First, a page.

Today’s sunset had seemed quite urgent, a tiger-like shade of orange. Absolutely remarkable, and its light had managed to find its way right into our car, without losing any of its aureate urgency. Mazhar in the driver’s seat, singing along to his ‘sad boi hours’ tunes. Maryam screaming impatiently at poor reluctant Moosa, trying to get him to photograph the sunset from his window for her.
As the car ascended up the hill, the sun (and with such grace) began to dip its head beneath this vastness of greenery. The trees, in all their rugged glory, their winding bones, coiled in some parts, outstretched this way and that, in others. And the fields, expansive, bucolic, majestic, interrupted only by emerald pool of water, an iridescent-seeming lake.
We found ourselves racing past all of it, the wind pouring into the car, beating against the sides of it, and against our eardrums. Meanwhile all else remained still; the flies looked golden, like little flower bits, tumbling to the ground beneath shade of enchanted shrubbery, at a most leisurely pace. I do so love this part of the year – when spring tickles the next part – summer, and all finds itself being in this state of golden stillness. And yes, it did all look quite still – that was, until London’s more recognisable skyline increasingly came into view. The Shard and his friends, I mean.
“Fuldi, did you know that Mazhar can drive with his knees?”
“Um… I do believe you. But please don’t show me. I don’t really feel like dying today”
Mazhar released the steering wheel from his hands in a hasty instant, and proceeded to demonstrate his unique skill to me. He sped down the road, faster than he probably (legally) should have done, making all the necessary turns…with just his knees. I put my seatbelt on in a hurry and instinctively grabbed the roof handle. My cousins are so crazy; I love them so; still, I did not really fancy dying in a car with them today, while listening to James Arthur through the Aux.
“You’re not in every window I look through,” we all sang uproariously, attempting to harmonise, me still clinging to the handle. And then, we all looked out of the window – on the left side – to find a middle-aged man sat in his car, staring, looking at us through his window, a puzzled and gaping expression painted across his face.
For a long time, it is true: I had quite missed home. But now, from time to time, I stay the night at home’s house. We talk – about the world, our lives, things we saw on Twitter the other day – all until the sky turns orange, and then pink, and then blue. Home is her, my (de facto) sister, and it is them, my brothers (one blood-, one a cousin), who habitually talk to me about all things Fortnite. And I do try to share their enthusiasm for something I do not understand at all…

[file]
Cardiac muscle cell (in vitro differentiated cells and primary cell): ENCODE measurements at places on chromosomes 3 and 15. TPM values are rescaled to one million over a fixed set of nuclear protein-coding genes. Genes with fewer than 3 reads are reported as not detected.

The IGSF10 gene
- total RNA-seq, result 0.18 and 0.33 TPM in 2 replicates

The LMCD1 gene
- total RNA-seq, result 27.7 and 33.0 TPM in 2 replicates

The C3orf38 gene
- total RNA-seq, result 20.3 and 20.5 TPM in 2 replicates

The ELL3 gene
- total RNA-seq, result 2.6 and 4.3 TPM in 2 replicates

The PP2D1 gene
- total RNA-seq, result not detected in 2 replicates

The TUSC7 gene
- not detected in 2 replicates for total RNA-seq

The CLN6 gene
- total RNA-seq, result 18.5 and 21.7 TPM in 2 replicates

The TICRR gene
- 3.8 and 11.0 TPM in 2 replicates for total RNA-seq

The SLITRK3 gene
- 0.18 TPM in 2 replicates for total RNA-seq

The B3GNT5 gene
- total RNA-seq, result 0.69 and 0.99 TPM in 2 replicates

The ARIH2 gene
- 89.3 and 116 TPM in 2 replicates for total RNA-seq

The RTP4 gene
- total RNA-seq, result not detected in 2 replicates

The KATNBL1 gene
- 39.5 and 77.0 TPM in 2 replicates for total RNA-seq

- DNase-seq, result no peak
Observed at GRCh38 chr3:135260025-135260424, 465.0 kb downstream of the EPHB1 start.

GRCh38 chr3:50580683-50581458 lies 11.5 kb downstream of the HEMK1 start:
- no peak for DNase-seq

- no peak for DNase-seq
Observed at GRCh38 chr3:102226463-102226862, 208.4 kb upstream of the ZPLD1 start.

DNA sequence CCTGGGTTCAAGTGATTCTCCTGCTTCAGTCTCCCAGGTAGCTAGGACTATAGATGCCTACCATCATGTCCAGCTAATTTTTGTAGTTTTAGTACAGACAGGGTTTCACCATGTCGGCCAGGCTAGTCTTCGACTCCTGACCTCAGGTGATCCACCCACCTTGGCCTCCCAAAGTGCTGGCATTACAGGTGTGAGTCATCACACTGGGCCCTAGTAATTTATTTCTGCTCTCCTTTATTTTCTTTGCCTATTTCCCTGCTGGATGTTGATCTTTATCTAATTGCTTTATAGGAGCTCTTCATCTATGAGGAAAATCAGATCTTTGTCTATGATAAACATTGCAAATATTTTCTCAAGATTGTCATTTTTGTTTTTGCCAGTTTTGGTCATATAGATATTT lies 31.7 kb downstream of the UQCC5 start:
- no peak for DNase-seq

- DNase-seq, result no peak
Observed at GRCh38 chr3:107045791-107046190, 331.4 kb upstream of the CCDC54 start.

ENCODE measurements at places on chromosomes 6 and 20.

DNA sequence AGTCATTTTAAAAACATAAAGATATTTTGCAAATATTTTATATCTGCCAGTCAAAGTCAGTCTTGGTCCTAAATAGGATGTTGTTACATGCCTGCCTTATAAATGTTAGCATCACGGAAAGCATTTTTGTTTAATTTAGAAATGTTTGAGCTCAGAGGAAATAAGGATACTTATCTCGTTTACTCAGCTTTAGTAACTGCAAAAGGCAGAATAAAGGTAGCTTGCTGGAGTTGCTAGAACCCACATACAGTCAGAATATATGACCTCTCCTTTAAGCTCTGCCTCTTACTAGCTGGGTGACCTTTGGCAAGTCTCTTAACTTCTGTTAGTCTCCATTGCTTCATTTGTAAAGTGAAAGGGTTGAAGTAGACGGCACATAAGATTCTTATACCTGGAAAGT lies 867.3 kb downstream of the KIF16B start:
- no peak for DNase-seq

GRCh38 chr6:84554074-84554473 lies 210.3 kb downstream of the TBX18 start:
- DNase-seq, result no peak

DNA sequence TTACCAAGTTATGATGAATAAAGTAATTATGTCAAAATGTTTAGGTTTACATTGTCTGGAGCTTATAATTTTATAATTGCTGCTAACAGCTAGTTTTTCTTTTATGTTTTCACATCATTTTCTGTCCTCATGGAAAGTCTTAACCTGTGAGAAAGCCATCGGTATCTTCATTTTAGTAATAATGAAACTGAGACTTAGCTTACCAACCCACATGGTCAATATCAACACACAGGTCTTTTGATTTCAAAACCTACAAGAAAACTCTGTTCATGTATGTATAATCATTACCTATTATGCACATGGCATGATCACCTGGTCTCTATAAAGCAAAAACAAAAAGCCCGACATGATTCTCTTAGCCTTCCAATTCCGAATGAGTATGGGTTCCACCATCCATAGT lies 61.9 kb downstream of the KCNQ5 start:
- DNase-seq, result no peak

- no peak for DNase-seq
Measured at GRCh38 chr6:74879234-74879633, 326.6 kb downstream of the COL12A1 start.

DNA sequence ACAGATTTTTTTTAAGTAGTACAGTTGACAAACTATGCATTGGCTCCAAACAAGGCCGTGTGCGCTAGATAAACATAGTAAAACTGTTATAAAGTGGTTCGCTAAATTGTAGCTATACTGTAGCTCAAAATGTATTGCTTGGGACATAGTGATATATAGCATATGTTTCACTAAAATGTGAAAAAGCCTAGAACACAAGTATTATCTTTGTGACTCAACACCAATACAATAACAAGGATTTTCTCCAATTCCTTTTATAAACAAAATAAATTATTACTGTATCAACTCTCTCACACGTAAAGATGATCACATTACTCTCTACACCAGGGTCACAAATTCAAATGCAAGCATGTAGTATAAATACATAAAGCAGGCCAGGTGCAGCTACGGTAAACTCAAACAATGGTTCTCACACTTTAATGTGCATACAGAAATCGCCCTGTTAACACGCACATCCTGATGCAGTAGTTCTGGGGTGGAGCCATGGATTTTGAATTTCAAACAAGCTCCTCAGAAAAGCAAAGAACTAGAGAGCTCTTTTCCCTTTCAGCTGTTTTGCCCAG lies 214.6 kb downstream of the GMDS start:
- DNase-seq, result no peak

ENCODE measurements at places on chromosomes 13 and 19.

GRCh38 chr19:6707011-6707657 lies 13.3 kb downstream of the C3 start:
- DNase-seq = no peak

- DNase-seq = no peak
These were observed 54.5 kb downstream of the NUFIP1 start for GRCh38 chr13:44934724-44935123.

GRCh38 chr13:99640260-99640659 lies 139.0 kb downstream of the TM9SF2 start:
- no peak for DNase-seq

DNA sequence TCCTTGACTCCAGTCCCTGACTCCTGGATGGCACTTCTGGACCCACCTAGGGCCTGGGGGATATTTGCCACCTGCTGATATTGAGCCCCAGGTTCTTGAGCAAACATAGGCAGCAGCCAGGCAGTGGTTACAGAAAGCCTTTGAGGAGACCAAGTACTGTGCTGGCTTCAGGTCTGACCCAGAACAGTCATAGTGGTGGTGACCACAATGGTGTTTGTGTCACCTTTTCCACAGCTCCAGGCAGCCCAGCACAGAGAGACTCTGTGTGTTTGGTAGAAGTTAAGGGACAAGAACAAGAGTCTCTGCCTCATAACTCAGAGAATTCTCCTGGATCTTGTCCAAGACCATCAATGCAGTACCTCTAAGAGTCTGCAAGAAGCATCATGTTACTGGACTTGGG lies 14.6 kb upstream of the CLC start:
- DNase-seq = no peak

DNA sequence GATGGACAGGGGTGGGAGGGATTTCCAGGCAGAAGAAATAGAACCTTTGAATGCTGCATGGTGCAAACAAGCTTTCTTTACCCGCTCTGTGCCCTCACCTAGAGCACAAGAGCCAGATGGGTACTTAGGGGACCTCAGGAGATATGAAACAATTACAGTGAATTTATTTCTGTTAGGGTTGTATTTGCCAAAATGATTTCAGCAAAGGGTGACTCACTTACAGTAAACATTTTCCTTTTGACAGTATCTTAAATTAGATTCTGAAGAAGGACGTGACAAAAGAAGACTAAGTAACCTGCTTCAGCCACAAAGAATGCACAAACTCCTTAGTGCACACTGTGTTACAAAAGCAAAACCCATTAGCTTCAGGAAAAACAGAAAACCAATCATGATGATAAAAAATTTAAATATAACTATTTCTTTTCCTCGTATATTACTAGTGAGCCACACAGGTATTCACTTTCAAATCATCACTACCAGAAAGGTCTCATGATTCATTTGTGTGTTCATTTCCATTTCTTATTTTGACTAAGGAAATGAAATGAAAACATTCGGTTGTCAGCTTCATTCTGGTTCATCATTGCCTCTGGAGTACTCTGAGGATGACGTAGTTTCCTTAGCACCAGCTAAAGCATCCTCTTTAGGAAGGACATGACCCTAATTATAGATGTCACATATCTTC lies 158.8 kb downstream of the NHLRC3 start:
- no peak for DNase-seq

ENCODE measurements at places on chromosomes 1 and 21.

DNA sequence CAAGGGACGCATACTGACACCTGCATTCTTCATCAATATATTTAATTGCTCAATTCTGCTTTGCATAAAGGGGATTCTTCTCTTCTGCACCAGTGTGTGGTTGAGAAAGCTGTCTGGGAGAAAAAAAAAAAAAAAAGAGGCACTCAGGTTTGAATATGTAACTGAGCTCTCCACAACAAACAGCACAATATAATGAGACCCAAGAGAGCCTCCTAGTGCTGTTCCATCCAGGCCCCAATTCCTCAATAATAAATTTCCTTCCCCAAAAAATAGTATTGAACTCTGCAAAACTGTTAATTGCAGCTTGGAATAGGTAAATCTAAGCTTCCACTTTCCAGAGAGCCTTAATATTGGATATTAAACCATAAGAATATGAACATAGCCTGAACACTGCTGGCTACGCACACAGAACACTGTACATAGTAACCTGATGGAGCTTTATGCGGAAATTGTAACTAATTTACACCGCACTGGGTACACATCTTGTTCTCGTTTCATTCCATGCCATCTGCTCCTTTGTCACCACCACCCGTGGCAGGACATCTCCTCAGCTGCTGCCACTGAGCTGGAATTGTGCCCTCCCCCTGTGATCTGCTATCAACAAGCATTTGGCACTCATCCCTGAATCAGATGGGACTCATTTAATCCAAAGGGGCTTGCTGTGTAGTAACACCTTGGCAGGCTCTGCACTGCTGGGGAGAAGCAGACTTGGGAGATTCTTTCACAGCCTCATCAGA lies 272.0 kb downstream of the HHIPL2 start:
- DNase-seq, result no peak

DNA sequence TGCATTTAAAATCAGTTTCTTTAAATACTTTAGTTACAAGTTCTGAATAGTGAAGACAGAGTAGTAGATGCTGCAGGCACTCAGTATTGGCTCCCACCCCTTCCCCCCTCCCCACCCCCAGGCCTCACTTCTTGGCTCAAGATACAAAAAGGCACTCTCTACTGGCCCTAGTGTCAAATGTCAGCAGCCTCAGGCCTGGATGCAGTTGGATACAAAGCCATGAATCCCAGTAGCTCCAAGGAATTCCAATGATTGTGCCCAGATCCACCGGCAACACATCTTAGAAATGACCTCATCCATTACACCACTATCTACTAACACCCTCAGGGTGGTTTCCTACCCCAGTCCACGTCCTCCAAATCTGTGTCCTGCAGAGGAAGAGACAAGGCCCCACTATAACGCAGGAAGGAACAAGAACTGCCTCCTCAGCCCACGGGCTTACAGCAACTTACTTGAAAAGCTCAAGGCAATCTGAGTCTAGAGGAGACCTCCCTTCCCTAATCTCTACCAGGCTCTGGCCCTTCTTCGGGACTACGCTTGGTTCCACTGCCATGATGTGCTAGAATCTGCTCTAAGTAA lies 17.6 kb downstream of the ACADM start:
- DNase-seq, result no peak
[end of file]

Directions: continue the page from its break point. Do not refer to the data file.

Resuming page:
Home is this: it is come exactly as you are. We’ll order some take-away today. Maybe we’ll lounge around in the garden for a while. Trust me, it’ll feel just like poetry, the best kind, as it usually does. Lal Mama will probably suggest that we all go for a midnight bike ride or something. My dad will make Mami laugh-laugh (and anyone who can make Mami laugh-laugh is actually funny, it must be known). Ranga Mama and I will probably talk about something that will make Sweetie roll her eyes out of annoyance (“ugh, they’re debating again”). Khalamoni might tell us all about something scandalous that happened a decade ago or something, and Nanu will eventually get sick of Saif and Isa’s playful nonsense.
Of course, now we have Siyana and Dawud. They hadn’t been here before, to see what home looked like then. They only know what it looks like now, with them here, stomping around, being carried around by this cousin and then that one. The world is their playground, and they already know that
Home is a place that is warm; it is where the sun shines endlessly through the windows. And nobody here is the exact same person they had been five years ago, but we manage to recall most former versions of everyone, through our respective lenses, with such tender fondness. We had all been children who were never raised by just two parents, but by everyone who is a part of home: these uncles, these aunts, and Nanu.
When you choose to love a person, you choose to love the space they are encompassed by; you hold a space for them. And inside this space exists an ever-changing entity, and one with its own wonders and goldennesses, complete with its own flaws.
Sometimes home is candle-lit, with plants on the window-sill, chicken-and-mushroom pie on the table – help yourselves, have as much as you want! And sometimes it is a campfire in the garden, a tray full of chai cups, a sky full of stars.
We are all growing up too quickly, aren’t we? Forever too young to be certain about anything at all, and yet always too old to be too stubborn and selfish.
Lal Mama is perhaps the most open and vocal about his fear of ageing. Forty-four years old already, as he keeps on reminding us. But we’re all, undoubtedly, so afraid of things changing, here. A scary prospect indeed, that of things changing to the point of eventually being beyond current We’s recognition.
But I must not fear: much of my home is in the spaces that they all hold for me. My heart is there, right there. It does not, will not, budge very much at all… that is, save for when Mazhar decides to drive at 85 mph down a road with a 30 mph limit and my heart almost falls right to the ground and my entire life is made to flash itself before my eyes, a sort of spontaneously appearing photo album.
Ah, nostalgia that is borne as a result of underlying terror, sheer bloody terror.
Sadia Ahmed, 2020